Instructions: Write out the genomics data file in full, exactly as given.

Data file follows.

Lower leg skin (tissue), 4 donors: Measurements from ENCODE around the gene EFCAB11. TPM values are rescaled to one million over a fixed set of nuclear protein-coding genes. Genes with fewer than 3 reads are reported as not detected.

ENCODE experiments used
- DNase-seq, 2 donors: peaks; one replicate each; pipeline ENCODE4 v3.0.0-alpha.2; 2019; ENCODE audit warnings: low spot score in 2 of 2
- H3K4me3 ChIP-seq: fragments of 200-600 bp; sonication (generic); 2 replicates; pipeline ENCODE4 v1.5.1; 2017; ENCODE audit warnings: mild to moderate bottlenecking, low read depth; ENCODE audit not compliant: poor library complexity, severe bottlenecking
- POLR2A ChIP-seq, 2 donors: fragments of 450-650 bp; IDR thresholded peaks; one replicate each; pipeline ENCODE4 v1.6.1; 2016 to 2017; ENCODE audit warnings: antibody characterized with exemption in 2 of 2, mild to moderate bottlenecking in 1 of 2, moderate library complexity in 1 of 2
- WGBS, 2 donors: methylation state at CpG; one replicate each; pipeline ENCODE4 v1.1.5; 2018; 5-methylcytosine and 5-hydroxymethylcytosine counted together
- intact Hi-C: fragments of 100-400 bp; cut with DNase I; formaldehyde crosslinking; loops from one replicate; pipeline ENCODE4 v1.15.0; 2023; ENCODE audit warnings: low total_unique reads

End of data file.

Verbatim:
Lower leg skin (tissue), 4 donors: Measurements from ENCODE around the gene EFCAB11. TPM values are rescaled to one million over a fixed set of nuclear protein-coding genes. Genes with fewer than 3 reads are reported as not detected.

ENCODE experiments used
- DNase-seq, 2 donors: peaks; one replicate each; pipeline ENCODE4 v3.0.0-alpha.2; 2019; ENCODE audit warnings: low spot score in 2 of 2
- H3K4me3 ChIP-seq: fragments of 200-600 bp; sonication (generic); 2 replicates; pipeline ENCODE4 v1.5.1; 2017; ENCODE audit warnings: mild to moderate bottlenecking, low read depth; ENCODE audit not compliant: poor library complexity, severe bottlenecking
- POLR2A ChIP-seq, 2 donors: fragments of 450-650 bp; IDR thresholded peaks; one replicate each; pipeline ENCODE4 v1.6.1; 2016 to 2017; ENCODE audit warnings: antibody characterized with exemption in 2 of 2, mild to moderate bottlenecking in 1 of 2, moderate library complexity in 1 of 2
- WGBS, 2 donors: methylation state at CpG; one replicate each; pipeline ENCODE4 v1.1.5; 2018; 5-methylcytosine and 5-hydroxymethylcytosine counted together
- intact Hi-C: fragments of 100-400 bp; cut with DNase I; formaldehyde crosslinking; loops from one replicate; pipeline ENCODE4 v1.15.0; 2023; ENCODE audit warnings: low total_unique reads